DAVAO CITY – In the olden days, Bagobos living in Davao’s watersheds look to the limokun, the white-eared brown Philippine dove, for omens. In indigenous folklore, the limokun is believed to be a spirit messenger, a harbinger of doom or fortune. For Filipino ornithologists, however, the limokun occupies a more mundane status, albeit a very important one, since the dove is a Philippine endemic, which means that it can be found only here in Philippine watersheds.
However, like most endemic species, the limokun’s survival is at stake since its habitat, which is found in lowland dipterocarp forests along the watershed, is fast vanishing due to various threats. In 2012, watershed advocacy group Interface Development Interventions, Inc. (IDIS) commissioned wildlife biologists from the Philippine Eagle Foundation (PEF) to conduct a biodiversity assessment on two of Davao’s important watersheds, the Talomo-Lipadas (TL) and Panigan-Tamugan (PT) watersheds, which are the current and future sources of the city’s drinking water.
“The watersheds, essentially, are a center for endemism.”, said PEF Conservation Director Jayson Ibanez who said that his team was able to document 171 vertebrate species, mostly endemic, which are living in the dipterocarp forests found in the lowland areas. 28 of these species are categorized as threatened and near threatened, according to the International Union for the Conservation of Nature (IUCN).
Along with the Philippine eagle, the list includes the Tarictic hornbill, the rare Mindanao montane racquet tail, the Mindanao scops forest owl, the Mindanao fruit bat, the Philippine flying lemur and the Philippine pygmy squirrel.
“With such richness in biodiversity, Dabawenyos should all the more do everything they can to protect the watersheds.”, said IDIS Executive Director Ann Fuertes.
“If we continue to be complacent in our efforts, such richness will soon be gone or depleted. We haven’t even begun to study the entirety of Davao’s watersheds. There could be more plants and animals which have not been taxonomically identified yet and still may hold valuable medicinal or ecological value.”, she said.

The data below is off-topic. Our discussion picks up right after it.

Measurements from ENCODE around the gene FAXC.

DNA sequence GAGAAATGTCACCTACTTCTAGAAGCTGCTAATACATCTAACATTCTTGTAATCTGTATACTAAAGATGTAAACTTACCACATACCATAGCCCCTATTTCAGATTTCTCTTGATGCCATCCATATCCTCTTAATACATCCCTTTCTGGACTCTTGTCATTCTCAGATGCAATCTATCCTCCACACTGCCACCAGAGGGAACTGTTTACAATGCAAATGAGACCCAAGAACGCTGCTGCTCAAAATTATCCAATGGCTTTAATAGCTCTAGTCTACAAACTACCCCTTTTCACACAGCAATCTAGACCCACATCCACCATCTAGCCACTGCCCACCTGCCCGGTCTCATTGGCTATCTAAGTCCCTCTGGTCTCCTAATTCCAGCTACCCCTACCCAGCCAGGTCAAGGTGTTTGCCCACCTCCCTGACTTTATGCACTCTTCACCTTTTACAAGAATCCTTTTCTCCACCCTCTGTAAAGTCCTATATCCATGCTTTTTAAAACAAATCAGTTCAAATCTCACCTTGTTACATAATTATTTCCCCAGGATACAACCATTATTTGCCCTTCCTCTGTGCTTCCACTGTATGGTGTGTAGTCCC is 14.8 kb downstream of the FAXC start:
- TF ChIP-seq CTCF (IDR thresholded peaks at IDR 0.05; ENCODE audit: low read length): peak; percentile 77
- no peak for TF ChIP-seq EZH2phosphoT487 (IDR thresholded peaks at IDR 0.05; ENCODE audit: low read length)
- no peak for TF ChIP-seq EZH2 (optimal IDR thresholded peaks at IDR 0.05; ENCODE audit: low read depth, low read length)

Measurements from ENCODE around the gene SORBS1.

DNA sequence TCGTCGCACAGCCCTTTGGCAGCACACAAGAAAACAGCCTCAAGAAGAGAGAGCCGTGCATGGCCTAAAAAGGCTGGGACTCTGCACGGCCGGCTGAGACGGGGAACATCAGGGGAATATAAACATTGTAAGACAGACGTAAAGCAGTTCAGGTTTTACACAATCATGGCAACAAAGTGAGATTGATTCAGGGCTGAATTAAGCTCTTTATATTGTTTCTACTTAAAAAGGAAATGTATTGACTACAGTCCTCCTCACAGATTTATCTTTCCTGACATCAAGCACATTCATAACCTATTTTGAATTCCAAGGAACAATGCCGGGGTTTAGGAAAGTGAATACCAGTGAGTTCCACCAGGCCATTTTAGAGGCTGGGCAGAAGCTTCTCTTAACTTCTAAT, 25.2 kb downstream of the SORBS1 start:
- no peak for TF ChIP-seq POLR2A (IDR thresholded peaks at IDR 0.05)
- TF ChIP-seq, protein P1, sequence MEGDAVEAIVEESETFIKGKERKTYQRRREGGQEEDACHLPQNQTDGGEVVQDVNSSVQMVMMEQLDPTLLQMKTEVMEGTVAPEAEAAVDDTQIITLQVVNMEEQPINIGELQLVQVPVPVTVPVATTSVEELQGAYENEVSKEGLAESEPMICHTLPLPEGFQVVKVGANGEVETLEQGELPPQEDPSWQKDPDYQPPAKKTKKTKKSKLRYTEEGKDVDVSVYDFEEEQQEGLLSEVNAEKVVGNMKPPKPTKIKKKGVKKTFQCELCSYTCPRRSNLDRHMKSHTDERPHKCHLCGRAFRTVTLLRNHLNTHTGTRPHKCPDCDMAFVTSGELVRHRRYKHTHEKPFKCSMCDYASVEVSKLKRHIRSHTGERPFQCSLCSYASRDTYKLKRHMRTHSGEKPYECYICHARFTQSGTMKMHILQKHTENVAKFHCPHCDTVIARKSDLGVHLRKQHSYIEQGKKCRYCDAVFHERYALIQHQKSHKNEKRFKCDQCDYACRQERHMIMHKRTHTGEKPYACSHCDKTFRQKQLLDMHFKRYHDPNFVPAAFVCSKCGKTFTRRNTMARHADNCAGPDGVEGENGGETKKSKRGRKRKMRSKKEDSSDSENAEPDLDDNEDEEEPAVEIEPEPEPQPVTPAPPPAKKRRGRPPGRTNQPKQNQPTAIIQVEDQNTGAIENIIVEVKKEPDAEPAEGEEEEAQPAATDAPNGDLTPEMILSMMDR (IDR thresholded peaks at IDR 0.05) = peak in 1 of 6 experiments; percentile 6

She also pointed out the importance of a rich biodiversity especially in helping mitigate the effects of climate change. “It keeps the environment in natural balance, making it more resilient and adaptable to external stresses. It also keeps the pest population in check.”, she added.
But according to Fuertes, unregulated development in the watersheds are destroying the forest habitats which are essential to the survival of these threatened species. She pointed out the data compiled in the report which showed the increasing number of banana and pineapple plantations and farms which are slowly encroaching watershed conservation areas.
The report recommended, among other suggestions, to fast-track the ground survey and delineation of conservation areas in the watershed. It also recommended that the city come up with “an effective monitoring system and enforcement mechanism to stop the expansion of monocrop plantations in environmentally critical areas of the watershed.”
But while this may seem to be too late – since, as Ybanez pointed out, that out of the many dipterocarp forests that Davao used to have, only the Malagos forest survived- such interventions will do more in the long run.
“If our goal for conservation is essentially to save as many representative habitats as possible, then from the perspective of reforestation, the dipterocarp forests are a priority.”, he said. (Misael Paranial/EDGE DAVAO, Special Supplement)